Sara Orvis is a Master’s student at the University of Michigan SNRE specializing in Environmental Justice. She is interested in the unique problems associated with rural environmental justice especially surrounding Indian Nations culture and traditions and the government to government relationships affect the mitigation of environmental justice sources. 

Editor's Note: The opinions expressed here are those of the author. They do not reflect EPA policy, endorsement, or action, and EPA does not verify the accuracy or science of the contents of the blog.

Please share this post. However, please don't change the title or the content. If you do make changes, don't attribute the edited title or content to EPA or the author.

15 Responses leave one →
  1. Jane permalink
    August 2, 2013

    I had no idea that this initiative was happening. What a great idea to highlight the injustices happening in this country and around the world. Thank you for this information.

    Jane

  2. Devorah permalink
    August 3, 2013

    I’m sharing this great initiative with my network. When will a decision be made on the 40 cases?

    • Alejandro Colsa permalink
      August 7, 2013

      Thanks Devorah for sharing our project with your network! We really appreciate it! The survey will be closed on August 23rd and once we analyze and weight the responses we will make a final decision no later than September 15th.

  3. Ernest Grolimund permalink
    August 6, 2013

    See court case. Soldano v (neighbor), Michigan, 2009 +/-. Bing Search Outdoor Wood Boiler Health Assesment, Jackson County, Michigan, ATSDR, Michigan DHHS, Jackson County Health Dept.

    New safe dose for wood smoke pm2.5 at 180 mcg/m3,hr upheld by court. EPA report by Dr Brown cited as best science for health problems from all wood smoke. Derived from EPA and ATSDR Wildfire Smoke guidelines.

    Shows constitutional rights violated by an owb. Further extension to stoves and fireplaces shows EPA BACT rules for NSPS stds are unsafe, dangerous. Shows way to control black soot for climate change. Follow U.N. consensus science to rapidly phase out all cordwood burning in developed countries to stop and ptrevent health problems as rqd by DHHS essential services policy and reduce climate forcing soot and reduce mercury destroying fish food supply.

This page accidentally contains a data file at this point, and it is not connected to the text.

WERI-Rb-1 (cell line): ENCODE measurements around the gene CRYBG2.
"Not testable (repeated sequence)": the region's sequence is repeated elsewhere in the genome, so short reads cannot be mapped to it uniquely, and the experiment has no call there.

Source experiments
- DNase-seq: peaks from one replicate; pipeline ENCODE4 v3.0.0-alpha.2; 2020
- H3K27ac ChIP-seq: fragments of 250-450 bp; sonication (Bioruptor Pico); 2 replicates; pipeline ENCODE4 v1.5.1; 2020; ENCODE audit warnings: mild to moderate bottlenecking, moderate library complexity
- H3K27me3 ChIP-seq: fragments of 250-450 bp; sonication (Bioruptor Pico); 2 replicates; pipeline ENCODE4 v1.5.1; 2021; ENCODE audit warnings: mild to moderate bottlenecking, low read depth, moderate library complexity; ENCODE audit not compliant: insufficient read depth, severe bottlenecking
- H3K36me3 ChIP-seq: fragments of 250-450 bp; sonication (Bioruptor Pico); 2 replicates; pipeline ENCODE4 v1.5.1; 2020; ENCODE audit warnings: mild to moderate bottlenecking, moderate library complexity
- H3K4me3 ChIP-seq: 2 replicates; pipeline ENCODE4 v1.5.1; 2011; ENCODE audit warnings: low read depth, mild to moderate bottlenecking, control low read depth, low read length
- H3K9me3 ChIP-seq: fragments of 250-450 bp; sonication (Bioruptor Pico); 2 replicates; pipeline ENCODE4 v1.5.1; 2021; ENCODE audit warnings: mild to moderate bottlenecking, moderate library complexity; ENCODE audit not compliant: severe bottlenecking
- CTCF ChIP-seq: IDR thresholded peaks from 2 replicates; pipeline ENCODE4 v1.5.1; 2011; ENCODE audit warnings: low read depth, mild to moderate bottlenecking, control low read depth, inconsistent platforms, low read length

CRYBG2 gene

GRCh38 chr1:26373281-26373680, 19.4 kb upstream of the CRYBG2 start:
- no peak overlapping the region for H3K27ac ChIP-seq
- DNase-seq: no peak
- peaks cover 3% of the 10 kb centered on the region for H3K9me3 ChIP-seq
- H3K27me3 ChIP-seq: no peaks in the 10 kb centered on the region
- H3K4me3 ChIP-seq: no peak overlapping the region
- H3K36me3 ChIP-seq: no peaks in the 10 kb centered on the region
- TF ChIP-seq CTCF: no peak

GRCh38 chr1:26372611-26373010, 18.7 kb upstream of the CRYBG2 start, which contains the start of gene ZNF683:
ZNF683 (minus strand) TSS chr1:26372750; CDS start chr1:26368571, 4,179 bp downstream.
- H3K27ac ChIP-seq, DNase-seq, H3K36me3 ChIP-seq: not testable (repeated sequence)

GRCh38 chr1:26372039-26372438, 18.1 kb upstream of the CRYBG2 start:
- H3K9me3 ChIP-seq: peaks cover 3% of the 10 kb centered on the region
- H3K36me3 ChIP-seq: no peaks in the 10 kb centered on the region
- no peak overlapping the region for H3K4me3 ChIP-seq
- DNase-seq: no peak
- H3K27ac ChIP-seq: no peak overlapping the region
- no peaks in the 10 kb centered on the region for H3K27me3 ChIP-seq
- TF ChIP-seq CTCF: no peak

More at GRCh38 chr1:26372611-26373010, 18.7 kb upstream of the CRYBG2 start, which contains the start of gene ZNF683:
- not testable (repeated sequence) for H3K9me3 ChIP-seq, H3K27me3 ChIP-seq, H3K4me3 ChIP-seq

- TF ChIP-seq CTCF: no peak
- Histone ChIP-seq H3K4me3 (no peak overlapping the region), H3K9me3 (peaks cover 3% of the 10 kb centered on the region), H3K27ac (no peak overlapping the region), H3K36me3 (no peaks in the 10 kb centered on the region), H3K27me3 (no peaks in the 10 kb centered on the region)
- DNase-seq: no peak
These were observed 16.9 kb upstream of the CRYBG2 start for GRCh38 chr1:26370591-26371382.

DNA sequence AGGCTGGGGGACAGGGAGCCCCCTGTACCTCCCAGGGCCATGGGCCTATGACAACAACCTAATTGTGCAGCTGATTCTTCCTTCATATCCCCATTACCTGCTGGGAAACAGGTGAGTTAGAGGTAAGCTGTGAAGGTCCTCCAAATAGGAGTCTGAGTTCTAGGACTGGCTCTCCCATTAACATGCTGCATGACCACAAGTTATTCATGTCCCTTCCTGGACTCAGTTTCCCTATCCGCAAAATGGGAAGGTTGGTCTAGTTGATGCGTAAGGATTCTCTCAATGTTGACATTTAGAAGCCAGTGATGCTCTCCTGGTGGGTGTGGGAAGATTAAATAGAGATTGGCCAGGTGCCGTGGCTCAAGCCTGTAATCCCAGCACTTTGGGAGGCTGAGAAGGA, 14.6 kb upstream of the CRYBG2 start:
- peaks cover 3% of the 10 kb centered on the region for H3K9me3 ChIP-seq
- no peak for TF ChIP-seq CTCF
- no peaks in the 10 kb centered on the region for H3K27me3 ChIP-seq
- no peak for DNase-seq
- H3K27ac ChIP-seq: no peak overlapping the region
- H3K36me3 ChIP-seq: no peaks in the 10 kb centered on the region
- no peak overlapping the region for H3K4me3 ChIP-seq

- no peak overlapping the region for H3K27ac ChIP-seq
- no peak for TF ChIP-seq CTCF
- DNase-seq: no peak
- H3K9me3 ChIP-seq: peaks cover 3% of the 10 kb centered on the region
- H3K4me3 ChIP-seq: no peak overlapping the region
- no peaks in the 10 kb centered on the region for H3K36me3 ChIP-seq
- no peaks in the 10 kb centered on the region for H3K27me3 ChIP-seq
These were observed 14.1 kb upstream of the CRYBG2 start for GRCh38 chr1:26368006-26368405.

4. Guy Archibald permalink
    August 6, 2013

    In Alaska where many villages get up to 80% of their calories from the ocean through subsistence and cultural practices, the Fish Consumption Value is the lowest in the Nation at 6.5 grams, or 12 fish meals a year per person. Alaska has the highest fish consumption in the US. Oregon’s fish consumption value is 170 grams.

    The Fish Consumption Value is used to set water quality limits on bioaccumulative heavy metals such as lead, mercury, or selenium under human health criteria. An arbitrarily low fish consumption value allows industry to discharge toxins at dangerous levels. Alaska’s state government is pro-development and is allowing the destruction of salmon streams communities depend on for short term gains from mining.

    The predominately Alaska Native population, especially small children and women of child-bearing years in the villages are especially at risk. So far the Alaska Department of Environmental Conservation has refused to change the FCV.

  5. Kim permalink
    August 7, 2013

    I’m glad that the University of Michigan has taken on this project. I know many people have said this but continue to be the go to blog for real work happening in communities. I hope the other blogs at EPA will someday follow your lead and highlight projects that people care about.

  6. Kim permalink
    August 7, 2013

    48217 (Marathon Refinery) in Detroit would be a case I would choose along with Mossville, Louisiana both of these would make excellent case studies.

  7. Celeste Murphy Greene permalink
    August 7, 2013

    This is a wonderful idea, but not all cases are location specific. For example, lots of my research on EJ focuses on migrant farm workers, which views EJ from the occupational perspective rather than the location perspective. However, if a case must be used, try researching migrant farm workers in South Florida, Palm Beach and Collier Counties. This group of individuals still suffers from environmental injustice.

  8. Andrea Guajardo permalink
    August 7, 2013